What are Preservation and Conservation Technologies?

As long as there have been museums, their mission has been to preserve and conserve our collective cultural heritage. Preservation refers to the protection of important objects, artifacts, and documents; conservation is the science of maintaining objects in as close to their original form as possible. As technology evolves, archivists and conservators have encountered a steady stream of new challenges in both of these tasks. Digital objects can be as delicate as ancient objects, requiring special care, and changing technologies puts these digital items at great risk. Cultural works that are time-based add a level of complexity in the quest for preservation, due to the added consideration of the artist's intent, or context, or movement. Understanding and preserving how media is intended to be experienced while maintaining the integrity of its cultural identity encompasses a number of a considerations such as conservation ethics, legal agreements, availability of mechanical and/or digital materials, and historical scholarship. While museums have long employed specialists in artifact preservation, today new professionals are needed who understand digital and time-based media, and can address preservation and conservation challenges not only from physical, but artistic, cultural, engineering, electronic, and other multi-disciplinary perspectives.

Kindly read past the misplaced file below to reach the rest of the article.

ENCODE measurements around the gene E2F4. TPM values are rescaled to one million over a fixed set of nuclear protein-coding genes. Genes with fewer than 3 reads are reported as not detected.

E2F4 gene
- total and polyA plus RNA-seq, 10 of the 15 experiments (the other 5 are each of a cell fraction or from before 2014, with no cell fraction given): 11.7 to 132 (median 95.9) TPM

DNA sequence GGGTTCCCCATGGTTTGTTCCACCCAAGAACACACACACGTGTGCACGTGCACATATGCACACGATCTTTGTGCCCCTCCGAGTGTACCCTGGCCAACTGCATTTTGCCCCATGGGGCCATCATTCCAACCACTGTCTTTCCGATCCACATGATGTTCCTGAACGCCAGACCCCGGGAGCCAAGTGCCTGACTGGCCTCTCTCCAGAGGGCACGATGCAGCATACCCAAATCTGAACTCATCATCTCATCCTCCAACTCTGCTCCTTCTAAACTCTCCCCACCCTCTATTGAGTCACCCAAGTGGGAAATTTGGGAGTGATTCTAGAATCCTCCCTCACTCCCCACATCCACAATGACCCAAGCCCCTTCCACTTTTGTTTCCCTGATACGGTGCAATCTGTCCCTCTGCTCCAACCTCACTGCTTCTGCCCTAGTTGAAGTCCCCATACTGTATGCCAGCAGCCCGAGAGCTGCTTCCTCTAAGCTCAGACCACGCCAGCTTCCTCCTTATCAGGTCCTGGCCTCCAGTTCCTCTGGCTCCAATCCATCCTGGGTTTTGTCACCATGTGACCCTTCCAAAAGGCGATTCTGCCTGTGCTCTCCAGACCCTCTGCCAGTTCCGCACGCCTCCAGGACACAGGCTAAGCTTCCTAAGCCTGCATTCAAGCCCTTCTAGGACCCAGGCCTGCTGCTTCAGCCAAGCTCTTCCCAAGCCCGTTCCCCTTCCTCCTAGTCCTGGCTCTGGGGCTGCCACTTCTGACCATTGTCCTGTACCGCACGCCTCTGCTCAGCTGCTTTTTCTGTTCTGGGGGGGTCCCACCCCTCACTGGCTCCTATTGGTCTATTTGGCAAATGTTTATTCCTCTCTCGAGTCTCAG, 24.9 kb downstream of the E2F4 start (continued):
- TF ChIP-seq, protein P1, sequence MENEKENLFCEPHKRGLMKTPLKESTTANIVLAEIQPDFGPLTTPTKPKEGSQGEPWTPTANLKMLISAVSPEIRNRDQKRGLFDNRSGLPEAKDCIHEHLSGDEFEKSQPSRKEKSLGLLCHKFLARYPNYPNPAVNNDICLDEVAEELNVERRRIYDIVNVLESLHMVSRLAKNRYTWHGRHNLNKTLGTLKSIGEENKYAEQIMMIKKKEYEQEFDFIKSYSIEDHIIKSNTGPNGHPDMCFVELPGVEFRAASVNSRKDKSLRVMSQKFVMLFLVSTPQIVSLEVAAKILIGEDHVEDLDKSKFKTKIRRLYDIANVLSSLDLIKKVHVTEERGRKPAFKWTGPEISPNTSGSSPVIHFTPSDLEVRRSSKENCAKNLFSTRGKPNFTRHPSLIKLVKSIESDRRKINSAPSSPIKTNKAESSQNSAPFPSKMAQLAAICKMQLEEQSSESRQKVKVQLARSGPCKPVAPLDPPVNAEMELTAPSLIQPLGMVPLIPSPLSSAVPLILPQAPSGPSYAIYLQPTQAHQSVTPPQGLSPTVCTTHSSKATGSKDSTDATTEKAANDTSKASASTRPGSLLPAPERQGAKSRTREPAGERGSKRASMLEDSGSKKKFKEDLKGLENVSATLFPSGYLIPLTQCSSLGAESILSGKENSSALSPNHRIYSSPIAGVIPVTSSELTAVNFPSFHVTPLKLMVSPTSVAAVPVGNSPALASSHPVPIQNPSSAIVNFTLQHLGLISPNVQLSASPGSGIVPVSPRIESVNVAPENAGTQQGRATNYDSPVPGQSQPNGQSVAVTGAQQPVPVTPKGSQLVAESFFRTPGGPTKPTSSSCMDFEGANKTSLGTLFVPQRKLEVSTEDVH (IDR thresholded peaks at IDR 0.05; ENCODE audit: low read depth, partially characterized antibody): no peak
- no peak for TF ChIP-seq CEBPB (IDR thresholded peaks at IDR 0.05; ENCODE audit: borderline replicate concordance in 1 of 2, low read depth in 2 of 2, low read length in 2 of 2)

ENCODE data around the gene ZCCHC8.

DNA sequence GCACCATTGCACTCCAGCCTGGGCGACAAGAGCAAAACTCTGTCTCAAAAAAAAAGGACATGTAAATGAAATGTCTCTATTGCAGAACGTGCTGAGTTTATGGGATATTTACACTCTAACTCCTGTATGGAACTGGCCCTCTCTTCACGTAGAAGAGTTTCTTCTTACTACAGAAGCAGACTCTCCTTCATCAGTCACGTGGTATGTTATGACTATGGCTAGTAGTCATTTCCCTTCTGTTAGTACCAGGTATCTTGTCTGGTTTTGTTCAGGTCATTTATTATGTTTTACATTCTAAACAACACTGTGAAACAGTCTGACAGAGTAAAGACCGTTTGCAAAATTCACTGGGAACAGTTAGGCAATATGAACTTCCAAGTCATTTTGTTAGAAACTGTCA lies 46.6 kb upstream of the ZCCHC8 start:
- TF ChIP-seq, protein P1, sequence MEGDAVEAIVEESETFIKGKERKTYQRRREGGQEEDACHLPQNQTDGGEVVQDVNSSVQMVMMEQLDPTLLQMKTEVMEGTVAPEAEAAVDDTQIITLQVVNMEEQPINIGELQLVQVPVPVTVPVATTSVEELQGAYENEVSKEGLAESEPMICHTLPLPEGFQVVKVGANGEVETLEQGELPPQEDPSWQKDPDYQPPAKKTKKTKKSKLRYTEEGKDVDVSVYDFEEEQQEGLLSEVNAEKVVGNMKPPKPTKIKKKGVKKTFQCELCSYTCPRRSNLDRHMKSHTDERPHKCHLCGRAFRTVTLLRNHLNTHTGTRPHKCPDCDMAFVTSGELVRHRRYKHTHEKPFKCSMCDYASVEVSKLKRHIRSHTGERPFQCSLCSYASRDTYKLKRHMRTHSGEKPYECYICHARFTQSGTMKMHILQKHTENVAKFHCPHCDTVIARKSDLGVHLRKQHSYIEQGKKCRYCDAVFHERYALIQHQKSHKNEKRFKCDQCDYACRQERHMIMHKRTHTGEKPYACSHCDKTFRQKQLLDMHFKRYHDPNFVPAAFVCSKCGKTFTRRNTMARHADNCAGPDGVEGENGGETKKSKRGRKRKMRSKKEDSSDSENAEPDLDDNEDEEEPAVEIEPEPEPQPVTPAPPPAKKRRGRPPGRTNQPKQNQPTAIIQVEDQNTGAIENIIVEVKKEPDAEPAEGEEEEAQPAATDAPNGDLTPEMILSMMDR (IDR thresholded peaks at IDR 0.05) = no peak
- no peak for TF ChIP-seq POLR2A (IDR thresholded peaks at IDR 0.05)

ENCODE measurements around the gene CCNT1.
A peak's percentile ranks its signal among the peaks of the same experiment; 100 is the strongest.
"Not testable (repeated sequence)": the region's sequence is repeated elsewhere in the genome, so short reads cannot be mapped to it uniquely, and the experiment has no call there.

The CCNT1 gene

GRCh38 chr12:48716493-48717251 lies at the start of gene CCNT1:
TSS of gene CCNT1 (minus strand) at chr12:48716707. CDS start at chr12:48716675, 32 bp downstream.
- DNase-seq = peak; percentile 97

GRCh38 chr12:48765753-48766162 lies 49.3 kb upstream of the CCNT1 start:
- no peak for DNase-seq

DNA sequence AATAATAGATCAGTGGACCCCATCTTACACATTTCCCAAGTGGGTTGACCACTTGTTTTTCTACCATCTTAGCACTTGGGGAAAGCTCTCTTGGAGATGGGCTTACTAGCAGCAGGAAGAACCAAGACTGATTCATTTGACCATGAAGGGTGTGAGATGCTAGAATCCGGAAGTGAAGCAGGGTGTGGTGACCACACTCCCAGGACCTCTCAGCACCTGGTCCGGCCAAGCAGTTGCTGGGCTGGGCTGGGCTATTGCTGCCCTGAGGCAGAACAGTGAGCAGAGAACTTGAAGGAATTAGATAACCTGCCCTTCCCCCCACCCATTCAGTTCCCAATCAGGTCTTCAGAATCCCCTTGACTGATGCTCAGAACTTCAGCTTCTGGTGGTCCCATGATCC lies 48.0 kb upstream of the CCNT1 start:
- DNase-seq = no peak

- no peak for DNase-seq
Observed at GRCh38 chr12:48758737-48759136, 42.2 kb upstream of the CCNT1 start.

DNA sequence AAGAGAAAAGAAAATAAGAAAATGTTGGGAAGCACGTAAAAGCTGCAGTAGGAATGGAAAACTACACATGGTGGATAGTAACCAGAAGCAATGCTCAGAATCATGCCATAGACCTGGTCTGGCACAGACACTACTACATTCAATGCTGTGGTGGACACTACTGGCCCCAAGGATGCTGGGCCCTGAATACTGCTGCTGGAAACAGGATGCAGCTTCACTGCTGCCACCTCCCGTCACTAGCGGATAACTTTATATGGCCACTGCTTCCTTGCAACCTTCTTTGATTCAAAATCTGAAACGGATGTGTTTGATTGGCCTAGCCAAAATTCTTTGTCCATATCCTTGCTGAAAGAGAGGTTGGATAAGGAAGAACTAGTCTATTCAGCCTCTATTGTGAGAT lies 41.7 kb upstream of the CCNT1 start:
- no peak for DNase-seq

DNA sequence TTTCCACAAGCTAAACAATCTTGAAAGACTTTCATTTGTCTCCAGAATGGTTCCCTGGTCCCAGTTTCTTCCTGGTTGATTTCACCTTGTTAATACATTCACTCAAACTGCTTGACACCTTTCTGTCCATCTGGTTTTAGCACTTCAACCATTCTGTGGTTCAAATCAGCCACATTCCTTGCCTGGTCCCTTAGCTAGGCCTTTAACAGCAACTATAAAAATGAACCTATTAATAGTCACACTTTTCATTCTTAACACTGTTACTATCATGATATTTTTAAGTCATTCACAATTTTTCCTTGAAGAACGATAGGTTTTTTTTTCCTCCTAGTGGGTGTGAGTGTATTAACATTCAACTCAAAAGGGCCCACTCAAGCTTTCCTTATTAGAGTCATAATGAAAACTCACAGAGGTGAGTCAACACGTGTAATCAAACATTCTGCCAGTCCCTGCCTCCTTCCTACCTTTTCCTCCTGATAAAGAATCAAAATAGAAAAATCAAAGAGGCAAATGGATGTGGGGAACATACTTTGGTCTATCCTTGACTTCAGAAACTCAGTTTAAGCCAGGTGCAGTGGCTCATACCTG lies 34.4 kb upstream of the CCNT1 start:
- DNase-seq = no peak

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(1) How might this technology be relevant to the educational sector you know best?

  • It would be difficult to overstate the importance of digital preservation and conservation to museums. Other technologies on the Horizon list will come and go, but the need for preservation of digital/time-based/variable materials (both from technological and methodological standpoints) will only ever increase. - Koven Koven Oct 25, 2014 +1 - dhegley dhegley Nov 3, 2014 - rdowden rdowden Nov 5, 2014